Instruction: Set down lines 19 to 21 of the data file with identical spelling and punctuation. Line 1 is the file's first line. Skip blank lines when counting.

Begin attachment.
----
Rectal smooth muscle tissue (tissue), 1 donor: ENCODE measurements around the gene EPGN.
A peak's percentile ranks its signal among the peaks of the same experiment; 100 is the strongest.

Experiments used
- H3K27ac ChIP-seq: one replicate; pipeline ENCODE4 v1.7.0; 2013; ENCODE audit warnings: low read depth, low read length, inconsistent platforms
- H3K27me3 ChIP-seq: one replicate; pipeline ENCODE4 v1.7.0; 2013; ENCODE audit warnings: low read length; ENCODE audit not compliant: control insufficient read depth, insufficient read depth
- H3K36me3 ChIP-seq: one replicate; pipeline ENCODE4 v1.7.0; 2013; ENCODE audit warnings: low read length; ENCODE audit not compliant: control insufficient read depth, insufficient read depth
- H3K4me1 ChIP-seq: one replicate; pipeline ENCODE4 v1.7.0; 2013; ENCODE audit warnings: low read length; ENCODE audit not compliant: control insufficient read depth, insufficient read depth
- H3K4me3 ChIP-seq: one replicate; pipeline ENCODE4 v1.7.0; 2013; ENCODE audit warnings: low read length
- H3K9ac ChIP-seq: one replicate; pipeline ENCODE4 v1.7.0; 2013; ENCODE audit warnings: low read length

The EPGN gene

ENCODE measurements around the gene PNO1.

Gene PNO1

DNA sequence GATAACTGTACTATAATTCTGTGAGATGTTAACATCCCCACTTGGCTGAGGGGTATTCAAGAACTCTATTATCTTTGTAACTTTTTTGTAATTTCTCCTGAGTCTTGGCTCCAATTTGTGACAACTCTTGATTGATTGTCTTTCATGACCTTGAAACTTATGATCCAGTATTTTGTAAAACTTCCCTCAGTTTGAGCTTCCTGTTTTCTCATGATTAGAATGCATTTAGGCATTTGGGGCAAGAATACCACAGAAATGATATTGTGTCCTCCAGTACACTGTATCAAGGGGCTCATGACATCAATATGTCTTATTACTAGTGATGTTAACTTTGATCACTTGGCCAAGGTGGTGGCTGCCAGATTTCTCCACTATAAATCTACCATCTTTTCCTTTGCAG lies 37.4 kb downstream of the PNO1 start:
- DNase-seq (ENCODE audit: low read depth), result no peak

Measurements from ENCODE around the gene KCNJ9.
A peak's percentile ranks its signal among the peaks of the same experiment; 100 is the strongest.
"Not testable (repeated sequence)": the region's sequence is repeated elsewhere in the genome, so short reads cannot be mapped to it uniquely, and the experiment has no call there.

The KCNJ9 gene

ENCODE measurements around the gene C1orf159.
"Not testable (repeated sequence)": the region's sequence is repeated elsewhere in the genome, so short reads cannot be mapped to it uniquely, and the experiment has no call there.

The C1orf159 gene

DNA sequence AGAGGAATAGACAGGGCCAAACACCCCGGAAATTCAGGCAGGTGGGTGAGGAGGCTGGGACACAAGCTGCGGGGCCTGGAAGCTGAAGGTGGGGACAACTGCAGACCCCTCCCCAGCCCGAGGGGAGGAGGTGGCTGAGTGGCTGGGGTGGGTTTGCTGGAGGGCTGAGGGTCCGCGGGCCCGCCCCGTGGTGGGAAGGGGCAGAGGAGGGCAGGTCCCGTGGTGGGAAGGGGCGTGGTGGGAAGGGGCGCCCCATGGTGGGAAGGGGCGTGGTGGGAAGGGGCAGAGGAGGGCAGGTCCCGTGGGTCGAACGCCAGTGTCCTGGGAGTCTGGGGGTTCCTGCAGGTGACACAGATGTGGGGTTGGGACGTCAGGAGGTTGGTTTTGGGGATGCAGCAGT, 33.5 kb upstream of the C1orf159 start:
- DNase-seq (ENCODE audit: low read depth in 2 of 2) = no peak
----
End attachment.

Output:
ENCODE measurements around the gene C1orf159.
"Not testable (repeated sequence)": the region's sequence is repeated elsewhere in the genome, so short reads cannot be mapped to it uniquely, and the experiment has no call there.

The C1orf159 gene